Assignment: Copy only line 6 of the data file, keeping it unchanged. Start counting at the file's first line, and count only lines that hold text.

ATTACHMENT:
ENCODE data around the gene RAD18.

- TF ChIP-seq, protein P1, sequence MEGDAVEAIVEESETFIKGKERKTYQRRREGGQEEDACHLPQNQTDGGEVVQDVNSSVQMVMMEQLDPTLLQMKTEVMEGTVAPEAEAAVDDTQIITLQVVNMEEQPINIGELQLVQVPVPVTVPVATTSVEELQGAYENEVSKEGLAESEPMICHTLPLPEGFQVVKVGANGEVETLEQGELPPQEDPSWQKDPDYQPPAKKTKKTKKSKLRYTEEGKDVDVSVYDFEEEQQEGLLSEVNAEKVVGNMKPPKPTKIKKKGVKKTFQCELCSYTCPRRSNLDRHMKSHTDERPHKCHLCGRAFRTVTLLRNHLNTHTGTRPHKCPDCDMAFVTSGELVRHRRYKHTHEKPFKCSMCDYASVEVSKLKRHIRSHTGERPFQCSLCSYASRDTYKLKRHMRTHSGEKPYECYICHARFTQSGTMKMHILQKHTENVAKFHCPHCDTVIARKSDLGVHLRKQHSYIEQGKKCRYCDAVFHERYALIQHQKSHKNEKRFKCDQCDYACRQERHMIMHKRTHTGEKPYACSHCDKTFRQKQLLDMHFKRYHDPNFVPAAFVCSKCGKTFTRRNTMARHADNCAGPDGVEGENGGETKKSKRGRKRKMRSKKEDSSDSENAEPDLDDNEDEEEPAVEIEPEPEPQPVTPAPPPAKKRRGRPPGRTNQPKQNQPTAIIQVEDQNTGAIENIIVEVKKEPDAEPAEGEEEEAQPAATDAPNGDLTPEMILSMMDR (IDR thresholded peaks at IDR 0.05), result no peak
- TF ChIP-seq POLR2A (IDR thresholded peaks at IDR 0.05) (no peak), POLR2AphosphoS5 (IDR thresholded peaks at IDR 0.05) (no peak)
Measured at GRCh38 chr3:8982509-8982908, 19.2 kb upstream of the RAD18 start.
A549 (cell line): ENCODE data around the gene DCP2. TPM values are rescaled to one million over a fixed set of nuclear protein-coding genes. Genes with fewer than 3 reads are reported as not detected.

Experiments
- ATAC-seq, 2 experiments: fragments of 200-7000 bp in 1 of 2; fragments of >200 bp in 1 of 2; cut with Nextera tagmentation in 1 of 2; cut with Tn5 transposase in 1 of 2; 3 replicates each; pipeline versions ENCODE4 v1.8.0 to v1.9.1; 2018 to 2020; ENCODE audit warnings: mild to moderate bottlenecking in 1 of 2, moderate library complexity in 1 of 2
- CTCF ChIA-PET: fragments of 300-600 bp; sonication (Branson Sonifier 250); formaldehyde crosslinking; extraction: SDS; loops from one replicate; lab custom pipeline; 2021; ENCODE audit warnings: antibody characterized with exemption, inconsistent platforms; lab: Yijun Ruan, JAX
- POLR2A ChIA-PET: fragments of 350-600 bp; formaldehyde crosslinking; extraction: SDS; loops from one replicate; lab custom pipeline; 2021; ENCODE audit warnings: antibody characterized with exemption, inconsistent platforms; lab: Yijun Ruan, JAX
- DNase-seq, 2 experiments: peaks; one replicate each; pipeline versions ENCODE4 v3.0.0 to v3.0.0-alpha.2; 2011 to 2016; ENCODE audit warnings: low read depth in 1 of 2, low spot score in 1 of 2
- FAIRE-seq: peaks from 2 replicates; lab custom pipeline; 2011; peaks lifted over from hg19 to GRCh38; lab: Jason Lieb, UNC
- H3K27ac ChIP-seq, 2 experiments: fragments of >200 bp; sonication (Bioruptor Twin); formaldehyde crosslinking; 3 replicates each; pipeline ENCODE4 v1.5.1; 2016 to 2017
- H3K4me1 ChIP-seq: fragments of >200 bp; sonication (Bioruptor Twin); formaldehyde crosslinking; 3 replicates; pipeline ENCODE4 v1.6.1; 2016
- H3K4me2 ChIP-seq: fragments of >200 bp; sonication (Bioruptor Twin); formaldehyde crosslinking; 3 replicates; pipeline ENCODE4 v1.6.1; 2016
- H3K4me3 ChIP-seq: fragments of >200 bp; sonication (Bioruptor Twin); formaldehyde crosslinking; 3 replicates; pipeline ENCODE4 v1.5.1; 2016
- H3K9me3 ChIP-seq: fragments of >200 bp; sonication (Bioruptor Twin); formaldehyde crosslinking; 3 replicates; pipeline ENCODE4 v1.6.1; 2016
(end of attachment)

Experiments